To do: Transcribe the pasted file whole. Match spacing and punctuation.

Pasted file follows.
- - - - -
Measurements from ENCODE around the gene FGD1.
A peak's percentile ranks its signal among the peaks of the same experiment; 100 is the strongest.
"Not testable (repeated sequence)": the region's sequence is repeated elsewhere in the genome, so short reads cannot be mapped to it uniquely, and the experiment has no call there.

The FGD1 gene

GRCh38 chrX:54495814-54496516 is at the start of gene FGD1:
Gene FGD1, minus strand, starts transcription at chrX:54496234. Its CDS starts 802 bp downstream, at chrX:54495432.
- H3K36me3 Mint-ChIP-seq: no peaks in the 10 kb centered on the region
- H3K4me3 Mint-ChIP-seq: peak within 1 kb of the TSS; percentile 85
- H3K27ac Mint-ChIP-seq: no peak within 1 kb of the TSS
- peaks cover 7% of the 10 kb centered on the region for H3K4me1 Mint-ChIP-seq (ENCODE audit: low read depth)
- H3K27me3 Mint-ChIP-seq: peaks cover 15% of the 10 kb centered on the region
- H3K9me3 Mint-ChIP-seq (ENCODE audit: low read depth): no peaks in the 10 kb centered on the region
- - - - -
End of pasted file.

Measurements from ENCODE around the gene FGD1.
A peak's percentile ranks its signal among the peaks of the same experiment; 100 is the strongest.
"Not testable (repeated sequence)": the region's sequence is repeated elsewhere in the genome, so short reads cannot be mapped to it uniquely, and the experiment has no call there.

The FGD1 gene

GRCh38 chrX:54495814-54496516 is at the start of gene FGD1:
Gene FGD1, minus strand, starts transcription at chrX:54496234. Its CDS starts 802 bp downstream, at chrX:54495432.
- H3K36me3 Mint-ChIP-seq: no peaks in the 10 kb centered on the region
- H3K4me3 Mint-ChIP-seq: peak within 1 kb of the TSS; percentile 85
- H3K27ac Mint-ChIP-seq: no peak within 1 kb of the TSS
- peaks cover 7% of the 10 kb centered on the region for H3K4me1 Mint-ChIP-seq (ENCODE audit: low read depth)
- H3K27me3 Mint-ChIP-seq: peaks cover 15% of the 10 kb centered on the region
- H3K9me3 Mint-ChIP-seq (ENCODE audit: low read depth): no peaks in the 10 kb centered on the region